NLP is one of the hottest trends in AI right now and all the scientific advances from 2019 will result in an increasing number of industrial NLP applications in 2020. With the latest NLP models, it is possible to understand the semantics of text to a degree never seen before. See figure 1 below for a screenshot from a Peltarion prototype, making use of a BERT model trained on the QQP dataset.

Peltarion prototype of a BERT-based model trained on QQP

As noted above, the prototype returns similar sentences from the 400k questions in the QQP dataset. In the screenshot, the query “Will artificial intelligence end the world” is given to the prototype and the most similar questions from QQP are returned. The first answer is very similar, both in terms of syntax with many words in common with the query and also very similar in terms of the semantics. However, even more interesting is the second to most similar question “Is technology destroying humanity”. It has no words in common at all with the query, but the semantic of the question is still very similar to the query. This type of semantic understanding of text has not been possible before.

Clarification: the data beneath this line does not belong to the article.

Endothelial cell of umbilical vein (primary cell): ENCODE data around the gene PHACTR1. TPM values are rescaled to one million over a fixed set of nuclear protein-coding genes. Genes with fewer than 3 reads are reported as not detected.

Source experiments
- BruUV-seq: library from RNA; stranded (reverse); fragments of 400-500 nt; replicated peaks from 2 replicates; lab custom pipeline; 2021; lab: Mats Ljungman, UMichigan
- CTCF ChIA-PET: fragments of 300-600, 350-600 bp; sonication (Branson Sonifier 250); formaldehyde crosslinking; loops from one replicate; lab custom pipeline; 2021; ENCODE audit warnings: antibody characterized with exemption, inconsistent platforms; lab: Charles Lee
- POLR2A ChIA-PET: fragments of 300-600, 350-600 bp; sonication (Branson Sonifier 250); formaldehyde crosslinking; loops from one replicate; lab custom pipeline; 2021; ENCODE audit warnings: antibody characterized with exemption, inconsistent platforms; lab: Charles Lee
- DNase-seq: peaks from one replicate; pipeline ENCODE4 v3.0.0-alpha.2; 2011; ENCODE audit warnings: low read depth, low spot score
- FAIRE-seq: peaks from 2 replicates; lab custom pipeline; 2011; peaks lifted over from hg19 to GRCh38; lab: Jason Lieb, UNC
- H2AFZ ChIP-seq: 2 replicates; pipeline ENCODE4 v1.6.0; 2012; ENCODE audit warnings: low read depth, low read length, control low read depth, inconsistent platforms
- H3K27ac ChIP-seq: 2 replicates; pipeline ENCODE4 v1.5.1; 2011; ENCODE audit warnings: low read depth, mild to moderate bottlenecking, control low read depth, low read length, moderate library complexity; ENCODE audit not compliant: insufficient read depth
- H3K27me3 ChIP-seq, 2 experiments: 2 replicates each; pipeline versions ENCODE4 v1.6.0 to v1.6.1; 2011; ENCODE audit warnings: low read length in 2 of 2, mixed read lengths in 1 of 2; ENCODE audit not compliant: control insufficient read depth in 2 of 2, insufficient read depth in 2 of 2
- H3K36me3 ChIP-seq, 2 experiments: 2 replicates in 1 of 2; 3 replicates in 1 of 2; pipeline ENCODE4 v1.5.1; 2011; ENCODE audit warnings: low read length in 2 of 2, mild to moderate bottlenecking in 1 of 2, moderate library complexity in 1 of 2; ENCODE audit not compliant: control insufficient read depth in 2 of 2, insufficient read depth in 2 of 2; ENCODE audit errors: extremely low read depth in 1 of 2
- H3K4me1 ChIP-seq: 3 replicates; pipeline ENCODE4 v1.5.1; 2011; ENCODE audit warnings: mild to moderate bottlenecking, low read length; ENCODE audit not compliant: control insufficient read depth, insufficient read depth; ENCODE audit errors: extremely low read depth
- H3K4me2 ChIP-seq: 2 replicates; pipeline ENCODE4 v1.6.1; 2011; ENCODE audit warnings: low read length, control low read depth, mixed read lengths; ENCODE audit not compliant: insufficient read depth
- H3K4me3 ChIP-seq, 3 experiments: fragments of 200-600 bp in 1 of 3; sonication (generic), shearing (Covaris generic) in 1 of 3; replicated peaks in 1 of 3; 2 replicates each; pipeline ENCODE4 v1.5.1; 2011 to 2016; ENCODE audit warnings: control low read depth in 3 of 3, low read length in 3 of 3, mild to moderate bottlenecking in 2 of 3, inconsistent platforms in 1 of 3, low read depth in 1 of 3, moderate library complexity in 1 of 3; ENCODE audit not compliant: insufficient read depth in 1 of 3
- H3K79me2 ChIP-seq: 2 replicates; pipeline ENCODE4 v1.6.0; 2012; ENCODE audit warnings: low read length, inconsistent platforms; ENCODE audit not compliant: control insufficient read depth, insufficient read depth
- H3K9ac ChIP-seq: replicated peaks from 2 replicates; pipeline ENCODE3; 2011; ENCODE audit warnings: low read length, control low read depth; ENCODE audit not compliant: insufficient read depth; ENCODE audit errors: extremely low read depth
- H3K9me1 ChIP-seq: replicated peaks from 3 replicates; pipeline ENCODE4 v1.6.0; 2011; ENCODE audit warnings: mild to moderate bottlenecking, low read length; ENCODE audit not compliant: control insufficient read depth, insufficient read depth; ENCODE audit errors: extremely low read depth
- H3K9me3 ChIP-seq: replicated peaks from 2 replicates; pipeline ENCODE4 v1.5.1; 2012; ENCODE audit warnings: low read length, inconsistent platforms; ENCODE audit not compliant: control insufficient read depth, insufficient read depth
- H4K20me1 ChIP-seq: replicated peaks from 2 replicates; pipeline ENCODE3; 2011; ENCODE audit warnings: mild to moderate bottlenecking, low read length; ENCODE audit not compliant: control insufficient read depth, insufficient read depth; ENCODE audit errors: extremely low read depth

Swedish NLP research projects

There have been a number of AI-initiatives started in Sweden during 2019, all aiming to accelerate AI-adopting in Sweden. I have personally been involved in a number of them, including building up an AI Agenda for the Swedish government and starting to build up both national and regional nodes though AI Innovation of Sweden. Vinnova is funding a large number of these initiatives and it’s great to see that they have decided on funding a number of NLP research projects. Peltarion is part of many of them, including to build up a Swedish language data lab, a medical language data lab and a large three-year research project to build up a Swedish language model for Swedish authorities.

We are just getting started with these projects and expect to make significant progress during 2020. We have already launched an English BERT model on the Peltarion Platform and are going to publish a BERT based model for Swedish during 2020. Note, it will not be the original BERT, but probably some of the extensions that have been made to BERT such as ALBERT or XLM-R. We have already started to experiment with XLM-R, which is a BERT model trained on many different languages at once. The exciting news with XLM-R is that a model trained on many languages can outperform models trained for a single specific language. Initial experiment results indicate that XLM-R can outperform a vanilla BERT model trained specifically for the Swedish language.